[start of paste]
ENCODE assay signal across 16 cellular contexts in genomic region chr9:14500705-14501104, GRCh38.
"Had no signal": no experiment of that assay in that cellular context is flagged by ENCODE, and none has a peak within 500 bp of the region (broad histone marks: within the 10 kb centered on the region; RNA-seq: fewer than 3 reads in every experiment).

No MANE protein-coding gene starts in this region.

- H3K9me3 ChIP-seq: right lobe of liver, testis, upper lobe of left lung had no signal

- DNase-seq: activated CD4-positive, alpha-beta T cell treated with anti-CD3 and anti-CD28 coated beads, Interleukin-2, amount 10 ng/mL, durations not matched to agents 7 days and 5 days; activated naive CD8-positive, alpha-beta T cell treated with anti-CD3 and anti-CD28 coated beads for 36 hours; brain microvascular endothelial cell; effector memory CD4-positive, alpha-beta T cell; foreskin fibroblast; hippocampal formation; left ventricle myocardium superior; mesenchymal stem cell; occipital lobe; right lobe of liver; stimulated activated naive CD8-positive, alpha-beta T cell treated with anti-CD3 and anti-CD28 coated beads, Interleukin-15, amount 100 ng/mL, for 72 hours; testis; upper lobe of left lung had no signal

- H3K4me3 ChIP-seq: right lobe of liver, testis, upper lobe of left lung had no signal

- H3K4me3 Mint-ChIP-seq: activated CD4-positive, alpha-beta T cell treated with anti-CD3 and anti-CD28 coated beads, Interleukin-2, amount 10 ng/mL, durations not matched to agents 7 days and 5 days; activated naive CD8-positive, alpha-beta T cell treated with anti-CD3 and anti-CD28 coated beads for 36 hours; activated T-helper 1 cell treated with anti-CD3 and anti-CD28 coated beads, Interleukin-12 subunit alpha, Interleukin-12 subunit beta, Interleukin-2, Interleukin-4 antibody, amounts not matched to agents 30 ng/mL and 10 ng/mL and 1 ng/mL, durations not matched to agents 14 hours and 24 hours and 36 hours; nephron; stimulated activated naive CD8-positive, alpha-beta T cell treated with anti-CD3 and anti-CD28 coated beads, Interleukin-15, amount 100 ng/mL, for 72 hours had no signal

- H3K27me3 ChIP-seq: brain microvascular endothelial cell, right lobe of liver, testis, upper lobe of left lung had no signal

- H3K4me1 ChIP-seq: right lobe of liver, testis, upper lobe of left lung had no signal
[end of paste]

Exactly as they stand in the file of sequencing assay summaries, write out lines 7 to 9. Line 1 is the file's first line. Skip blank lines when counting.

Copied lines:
- H3K4me3 Mint-ChIP-seq: activated CD4-positive, alpha-beta T cell treated with anti-CD3 and anti-CD28 coated beads, Interleukin-2, amount 10 ng/mL, durations not matched to agents 7 days and 5 days; activated naive CD8-positive, alpha-beta T cell treated with anti-CD3 and anti-CD28 coated beads for 36 hours; activated T-helper 1 cell treated with anti-CD3 and anti-CD28 coated beads, Interleukin-12 subunit alpha, Interleukin-12 subunit beta, Interleukin-2, Interleukin-4 antibody, amounts not matched to agents 30 ng/mL and 10 ng/mL and 1 ng/mL, durations not matched to agents 14 hours and 24 hours and 36 hours; nephron; stimulated activated naive CD8-positive, alpha-beta T cell treated with anti-CD3 and anti-CD28 coated beads, Interleukin-15, amount 100 ng/mL, for 72 hours had no signal

- H3K27me3 ChIP-seq: brain microvascular endothelial cell, right lobe of liver, testis, upper lobe of left lung had no signal

- H3K4me1 ChIP-seq: right lobe of liver, testis, upper lobe of left lung had no signal